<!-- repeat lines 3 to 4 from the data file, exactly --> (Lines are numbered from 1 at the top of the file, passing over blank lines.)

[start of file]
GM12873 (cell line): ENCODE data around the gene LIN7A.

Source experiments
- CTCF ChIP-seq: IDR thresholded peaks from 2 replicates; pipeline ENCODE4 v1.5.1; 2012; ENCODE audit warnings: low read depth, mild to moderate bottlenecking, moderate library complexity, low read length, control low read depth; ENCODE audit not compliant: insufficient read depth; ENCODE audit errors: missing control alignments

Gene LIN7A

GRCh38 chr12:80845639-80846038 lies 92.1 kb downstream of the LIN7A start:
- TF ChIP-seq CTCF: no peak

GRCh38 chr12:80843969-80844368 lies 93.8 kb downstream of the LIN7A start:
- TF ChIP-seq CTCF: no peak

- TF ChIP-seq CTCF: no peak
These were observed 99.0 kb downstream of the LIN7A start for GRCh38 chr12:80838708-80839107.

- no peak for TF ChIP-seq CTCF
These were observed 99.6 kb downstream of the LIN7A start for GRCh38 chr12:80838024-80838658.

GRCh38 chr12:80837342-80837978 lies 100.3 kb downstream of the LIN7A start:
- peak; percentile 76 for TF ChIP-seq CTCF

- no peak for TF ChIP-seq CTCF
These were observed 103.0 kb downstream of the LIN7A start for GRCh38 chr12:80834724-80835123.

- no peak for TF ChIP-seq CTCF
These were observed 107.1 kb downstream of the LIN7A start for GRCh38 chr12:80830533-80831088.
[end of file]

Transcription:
- CTCF ChIP-seq: IDR thresholded peaks from 2 replicates; pipeline ENCODE4 v1.5.1; 2012; ENCODE audit warnings: low read depth, mild to moderate bottlenecking, moderate library complexity, low read length, control low read depth; ENCODE audit not compliant: insufficient read depth; ENCODE audit errors: missing control alignments

Gene LIN7A